We also made heart-shaped cinnamon ornaments last week... And Jim surprised me with a dozen red roses once, but since they were delivered by my headmaster in front of a bunch of snickering 9th graders, it didn't have quite the romantic impact he was hoping for.

Joyanna loves hearts! Her favorite pink tutu dress has a well worn heart on the front; her new garden overalls have hearts on the bib pocket. She's grown out of two pairs of sneakers with heart designs, and her new ones also had to have hearts. Two days after she drew her first circle-ish shape, she was drawing hearts instead, on every piece of paper she could find.

So naturally, when I thought about what we could make to give friends for Valentine's Day, I thought of hearts. She'd gotten new cookie cutters (including several heart shapes, of course) for Christmas, so cinnamon dough hearts sounded like just the project for us. We mixed cinnamon (lots of cinnamon) with applesauce until it was the consistency of play-doh. I added a dollop of white glue, and then we dumped in a couple handfuls of gold glitter (because everything is better with glitter). We rolled out the dough with her great-grandma's rolling pin, sprinkling extra cinnamon around just like we do with flour when making cut-out cookies. Then, stamp! stamp! stamp! with the cutters, until we'd filled the dehydrator tray. She just beamed this afternoon as she passed out fragrant, sparkly hearts to three visiting friends.




How fun, Jill!  Joyanna is going to grow up with wonderful memories! Thanks for sharing with us.


When I was older and no longer exchanged Valentines in my classroom, the heart shaped boxes that contained chocolates were the best. The boxes were covered in satin and had red fabric roses attached to the top. When I was a young teen, I might get one as a gift from my parents and I'd eat every piece.  Later when they were gifts from my boyfriend, I saved those chocolates till they were discolored from age, probably mold too, and no longer edible; I suppose my mother made me toss them. But I still have two of those fancy satin boxes with roses on top, the ones that he gave me.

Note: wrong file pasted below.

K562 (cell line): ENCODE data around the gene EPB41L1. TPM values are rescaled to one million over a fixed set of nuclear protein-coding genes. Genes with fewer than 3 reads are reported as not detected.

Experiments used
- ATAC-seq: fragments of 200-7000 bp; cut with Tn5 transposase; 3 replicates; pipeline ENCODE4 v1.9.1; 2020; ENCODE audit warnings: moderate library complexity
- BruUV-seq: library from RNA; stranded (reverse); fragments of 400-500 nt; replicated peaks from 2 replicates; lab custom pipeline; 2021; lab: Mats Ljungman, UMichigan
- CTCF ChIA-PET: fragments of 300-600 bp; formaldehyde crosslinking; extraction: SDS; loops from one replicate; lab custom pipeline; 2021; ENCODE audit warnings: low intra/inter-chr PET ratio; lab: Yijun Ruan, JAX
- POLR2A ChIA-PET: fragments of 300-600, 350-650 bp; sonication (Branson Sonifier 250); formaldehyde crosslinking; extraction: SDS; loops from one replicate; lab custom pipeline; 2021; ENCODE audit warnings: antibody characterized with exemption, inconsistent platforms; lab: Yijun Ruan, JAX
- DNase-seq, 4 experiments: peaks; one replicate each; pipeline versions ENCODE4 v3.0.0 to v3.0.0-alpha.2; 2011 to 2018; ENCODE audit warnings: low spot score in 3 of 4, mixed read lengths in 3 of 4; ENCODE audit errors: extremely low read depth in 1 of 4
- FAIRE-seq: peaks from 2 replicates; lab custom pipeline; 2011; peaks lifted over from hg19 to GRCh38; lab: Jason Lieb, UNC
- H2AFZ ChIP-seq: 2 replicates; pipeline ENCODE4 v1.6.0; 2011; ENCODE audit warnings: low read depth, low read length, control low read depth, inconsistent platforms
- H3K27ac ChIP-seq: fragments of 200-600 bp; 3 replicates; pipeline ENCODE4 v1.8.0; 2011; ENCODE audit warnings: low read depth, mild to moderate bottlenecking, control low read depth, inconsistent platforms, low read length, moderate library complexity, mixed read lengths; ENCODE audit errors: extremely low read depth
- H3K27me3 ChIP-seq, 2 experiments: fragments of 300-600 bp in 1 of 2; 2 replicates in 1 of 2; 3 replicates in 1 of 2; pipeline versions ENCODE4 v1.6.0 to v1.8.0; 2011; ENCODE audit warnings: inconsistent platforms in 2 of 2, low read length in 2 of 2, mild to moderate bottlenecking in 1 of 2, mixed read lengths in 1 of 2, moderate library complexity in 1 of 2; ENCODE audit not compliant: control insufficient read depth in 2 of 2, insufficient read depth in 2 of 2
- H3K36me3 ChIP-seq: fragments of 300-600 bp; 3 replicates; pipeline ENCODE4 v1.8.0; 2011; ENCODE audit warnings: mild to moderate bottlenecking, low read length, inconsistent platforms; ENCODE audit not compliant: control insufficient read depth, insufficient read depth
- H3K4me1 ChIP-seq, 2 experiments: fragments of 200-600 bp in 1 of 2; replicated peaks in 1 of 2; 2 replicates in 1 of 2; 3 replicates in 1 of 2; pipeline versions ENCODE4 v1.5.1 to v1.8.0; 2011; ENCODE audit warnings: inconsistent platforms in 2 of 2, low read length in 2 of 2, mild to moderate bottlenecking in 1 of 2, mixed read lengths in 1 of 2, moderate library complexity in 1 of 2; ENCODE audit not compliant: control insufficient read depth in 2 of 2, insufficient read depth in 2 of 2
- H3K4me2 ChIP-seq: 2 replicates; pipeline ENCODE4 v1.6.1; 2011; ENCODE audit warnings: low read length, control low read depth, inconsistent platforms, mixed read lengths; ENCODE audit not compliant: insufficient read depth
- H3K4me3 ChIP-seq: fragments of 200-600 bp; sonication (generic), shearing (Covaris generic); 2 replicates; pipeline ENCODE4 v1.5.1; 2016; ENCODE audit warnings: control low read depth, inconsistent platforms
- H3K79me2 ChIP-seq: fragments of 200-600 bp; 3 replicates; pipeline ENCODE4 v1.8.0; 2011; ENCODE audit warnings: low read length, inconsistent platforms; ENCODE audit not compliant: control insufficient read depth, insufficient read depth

By the time my children came along, the design on cards had changed and were modeled after whatever toy was popular at the time. Somehow Pac-man on Valentine cards just didn't fit well in my mind. But remember the candy; the little heart shaped wafers that had words written on them? "Be Mine" and "Forever" and "Sweet" and "True Love". We'd find them laying on our desks at school, and sometimes find one that had been slipped into our pockets. I'm so glad I have good memories like that and I'm glad those candy wafers are still around.


Maybe you have good memories, too, and would like to share them with us in the threads that follow.  And thanks so much to our guests who allowed me to publish their stories.

I wish for you the very best Valentine's Day, and even if you don't celebrate the occasion, I wish you Love. 


Thanks, Jill for the photos of the heart chain and cinnamon heart ornaments!

All other images are from the Wiki link above.

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About Sharon Brown
I am a retired Art and Humanities teacher living in western Kentucky. I love writing and art with equal measure, but I also have a passion for nature and plants.

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Comments and discussion:
Subject Thread Starter Last Reply Replies
My Valentine Zanymuse Feb 8, 2012 3:49 PM 8
Oh those classroom valentines! critterologist Feb 8, 2012 3:48 PM 6
Love and Kisses, Sharon! nap Feb 8, 2012 3:45 PM 17
My only Valentine! NEILMUIR1 Feb 8, 2012 3:43 PM 4